The OpenSound Control protocol and UDP communication have been implemented in Cycling 74's Max/MSP environment.
The most reliable implementation of the UDP part is the udpsend and udpreceive externals that are now distributed with Max 4.6. CNMAT recommends these over our own (or anybody else's) older implementations. (Why? 1. Because they interact cleanly with Max's threading and scheduling systems, 2. Because they were written recently rather than being a port of a port of a port..., and 3. because they're cross-platform.) If you have an older version of Max, you can download these objects for OSX or Windows.
The udpsend and udpreceive externals implement a limited subset of the OSC protocol, but they're compatible with CNMAT's OpenSoundControl and OSC-route objects, which are available from CNMAT's Max/MSP Downloads Page:
We recommend downloading Peter Nyboer's OTUDP primer (zip or sit) for an example of Max to Max communication (though it refers to the obsolete OTUDP instead of udpsend/udpreceive) and information on how to configure networking settings on Mac OSX, Mac OS9, and Windows.
CNMAT no longer recommends, uses, or supports any of the following Max externals:
UDP, the "User Datagram Protocol," is the Internet Protocol for sending packets (a.k.a. "datagrams") between machines without establishing a connection between the machines and without any expensive mechanism for detecting lost packets and retrying them. UDP is used for streaming video and audio and many other applications on the Internet.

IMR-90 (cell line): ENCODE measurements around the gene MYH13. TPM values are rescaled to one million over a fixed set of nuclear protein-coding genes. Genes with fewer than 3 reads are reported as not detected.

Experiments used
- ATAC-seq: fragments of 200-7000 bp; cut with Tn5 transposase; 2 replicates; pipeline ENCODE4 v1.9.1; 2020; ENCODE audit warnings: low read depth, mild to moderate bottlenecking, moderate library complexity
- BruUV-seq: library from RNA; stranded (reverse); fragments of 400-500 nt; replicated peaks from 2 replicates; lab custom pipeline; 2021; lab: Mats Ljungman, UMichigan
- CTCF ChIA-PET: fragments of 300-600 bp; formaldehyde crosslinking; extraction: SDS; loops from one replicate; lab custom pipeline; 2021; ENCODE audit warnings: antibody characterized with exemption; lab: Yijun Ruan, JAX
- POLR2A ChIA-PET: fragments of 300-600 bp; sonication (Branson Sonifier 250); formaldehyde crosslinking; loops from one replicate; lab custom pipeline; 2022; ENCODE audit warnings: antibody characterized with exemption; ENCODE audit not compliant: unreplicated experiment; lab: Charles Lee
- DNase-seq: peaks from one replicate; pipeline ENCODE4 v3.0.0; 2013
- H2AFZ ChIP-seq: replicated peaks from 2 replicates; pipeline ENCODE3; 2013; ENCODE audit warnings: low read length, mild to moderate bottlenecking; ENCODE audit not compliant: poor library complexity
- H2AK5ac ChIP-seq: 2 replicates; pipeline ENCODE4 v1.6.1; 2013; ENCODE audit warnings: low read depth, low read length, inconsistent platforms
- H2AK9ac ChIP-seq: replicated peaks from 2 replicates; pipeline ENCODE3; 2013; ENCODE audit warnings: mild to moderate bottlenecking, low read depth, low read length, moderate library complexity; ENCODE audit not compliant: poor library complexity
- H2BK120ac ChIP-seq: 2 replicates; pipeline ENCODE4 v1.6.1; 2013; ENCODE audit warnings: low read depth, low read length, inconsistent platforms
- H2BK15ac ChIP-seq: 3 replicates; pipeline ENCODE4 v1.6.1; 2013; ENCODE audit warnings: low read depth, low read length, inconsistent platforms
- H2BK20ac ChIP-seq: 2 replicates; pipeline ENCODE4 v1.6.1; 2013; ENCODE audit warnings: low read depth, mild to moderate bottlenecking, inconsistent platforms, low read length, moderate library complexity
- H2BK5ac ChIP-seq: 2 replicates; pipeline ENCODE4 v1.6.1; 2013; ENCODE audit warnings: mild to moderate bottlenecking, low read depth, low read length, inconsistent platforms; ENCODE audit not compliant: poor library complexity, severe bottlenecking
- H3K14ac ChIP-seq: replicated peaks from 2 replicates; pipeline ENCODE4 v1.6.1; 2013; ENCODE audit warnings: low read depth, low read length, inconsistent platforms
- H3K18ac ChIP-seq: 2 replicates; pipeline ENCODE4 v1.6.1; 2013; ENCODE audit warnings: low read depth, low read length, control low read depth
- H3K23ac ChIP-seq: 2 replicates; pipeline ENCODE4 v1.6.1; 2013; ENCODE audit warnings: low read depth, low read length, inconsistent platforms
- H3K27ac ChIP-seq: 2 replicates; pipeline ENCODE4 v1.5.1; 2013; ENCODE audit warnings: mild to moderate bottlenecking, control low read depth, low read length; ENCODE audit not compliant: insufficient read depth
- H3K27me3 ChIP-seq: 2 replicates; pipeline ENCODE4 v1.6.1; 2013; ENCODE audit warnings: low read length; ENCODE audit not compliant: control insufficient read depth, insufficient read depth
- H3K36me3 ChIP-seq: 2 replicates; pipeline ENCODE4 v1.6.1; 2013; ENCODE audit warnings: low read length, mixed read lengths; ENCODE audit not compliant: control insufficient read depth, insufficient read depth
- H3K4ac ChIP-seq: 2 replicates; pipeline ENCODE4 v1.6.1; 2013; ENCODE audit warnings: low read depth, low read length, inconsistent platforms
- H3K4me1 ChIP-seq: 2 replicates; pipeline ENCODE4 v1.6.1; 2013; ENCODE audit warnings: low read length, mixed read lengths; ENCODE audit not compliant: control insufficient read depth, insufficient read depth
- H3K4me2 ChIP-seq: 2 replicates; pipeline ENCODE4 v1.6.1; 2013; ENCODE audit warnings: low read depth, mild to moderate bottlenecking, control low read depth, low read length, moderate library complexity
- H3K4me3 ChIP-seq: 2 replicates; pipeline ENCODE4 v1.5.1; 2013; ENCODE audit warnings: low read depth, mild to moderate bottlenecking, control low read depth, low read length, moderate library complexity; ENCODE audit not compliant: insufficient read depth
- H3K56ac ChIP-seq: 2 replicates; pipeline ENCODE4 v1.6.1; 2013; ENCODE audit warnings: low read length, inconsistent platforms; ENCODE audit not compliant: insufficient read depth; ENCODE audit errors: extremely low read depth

Open Sound Control is an application-level protocol invented by CNMAT. OSC defines only the bit format and interpretation of those bits; you could transmit OpenSound Control messages via UDP, TCP, shared memory, compact disc, a serial port, or any other digital medium.
Because UDP can be used to transmit many kinds of data besides OSC, and because OSC can be transmitted by many kinds of networking technology besides UDP, CNMAT's implementations put the UDP part and the OSC part in separate objects. People have used the OTUDP object without the OpenSoundControl object to send and receive data in formats other than OSC. (This requires writing a max external to translate between Max data and binary data in the non-OSC format.) These uses of OTUDP would also work with udpsend/udpreceive (via the "FullPacket" message).Conversely, people have used OpenSoundControl without UDP as a sort of super pack/unpack, to be able to pass entire OSC bundles as single Max messages.